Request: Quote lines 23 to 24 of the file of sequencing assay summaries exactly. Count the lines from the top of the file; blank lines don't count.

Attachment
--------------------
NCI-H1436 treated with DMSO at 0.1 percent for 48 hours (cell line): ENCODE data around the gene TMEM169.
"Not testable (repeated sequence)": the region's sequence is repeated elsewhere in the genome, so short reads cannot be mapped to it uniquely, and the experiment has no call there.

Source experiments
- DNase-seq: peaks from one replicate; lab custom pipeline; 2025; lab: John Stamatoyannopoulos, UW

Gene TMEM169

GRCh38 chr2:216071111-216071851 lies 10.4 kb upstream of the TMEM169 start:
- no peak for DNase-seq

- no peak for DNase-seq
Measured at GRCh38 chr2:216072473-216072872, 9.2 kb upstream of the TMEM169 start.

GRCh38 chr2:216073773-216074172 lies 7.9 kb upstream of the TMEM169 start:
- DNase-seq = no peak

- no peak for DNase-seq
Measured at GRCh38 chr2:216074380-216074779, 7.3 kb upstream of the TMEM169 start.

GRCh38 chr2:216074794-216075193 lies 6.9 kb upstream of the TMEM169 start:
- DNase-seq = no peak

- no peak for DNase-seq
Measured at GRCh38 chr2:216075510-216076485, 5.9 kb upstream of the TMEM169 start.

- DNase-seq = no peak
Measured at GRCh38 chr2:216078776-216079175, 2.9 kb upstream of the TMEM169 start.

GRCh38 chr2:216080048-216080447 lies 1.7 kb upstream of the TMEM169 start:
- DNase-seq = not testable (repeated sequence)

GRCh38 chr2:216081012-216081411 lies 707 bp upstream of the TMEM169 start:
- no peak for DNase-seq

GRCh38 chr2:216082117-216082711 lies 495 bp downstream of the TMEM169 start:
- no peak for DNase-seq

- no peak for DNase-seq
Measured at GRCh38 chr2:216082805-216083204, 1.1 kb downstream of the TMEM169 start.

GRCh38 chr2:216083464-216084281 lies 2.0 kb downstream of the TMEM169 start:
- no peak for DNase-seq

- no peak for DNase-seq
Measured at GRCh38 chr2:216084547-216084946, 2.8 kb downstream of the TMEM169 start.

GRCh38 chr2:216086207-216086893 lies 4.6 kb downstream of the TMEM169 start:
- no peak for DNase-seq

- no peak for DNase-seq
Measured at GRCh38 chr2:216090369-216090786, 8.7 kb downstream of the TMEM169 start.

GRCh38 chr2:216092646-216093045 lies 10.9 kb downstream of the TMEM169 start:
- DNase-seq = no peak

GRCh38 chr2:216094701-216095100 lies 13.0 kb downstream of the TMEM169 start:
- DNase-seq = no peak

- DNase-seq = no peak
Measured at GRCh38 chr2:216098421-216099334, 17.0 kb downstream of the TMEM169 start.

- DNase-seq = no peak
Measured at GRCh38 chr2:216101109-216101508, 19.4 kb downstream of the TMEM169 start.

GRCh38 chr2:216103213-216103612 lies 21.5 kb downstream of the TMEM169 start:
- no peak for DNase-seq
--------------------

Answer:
- no peak for DNase-seq

GRCh38 chr2:216082117-216082711 lies 495 bp downstream of the TMEM169 start: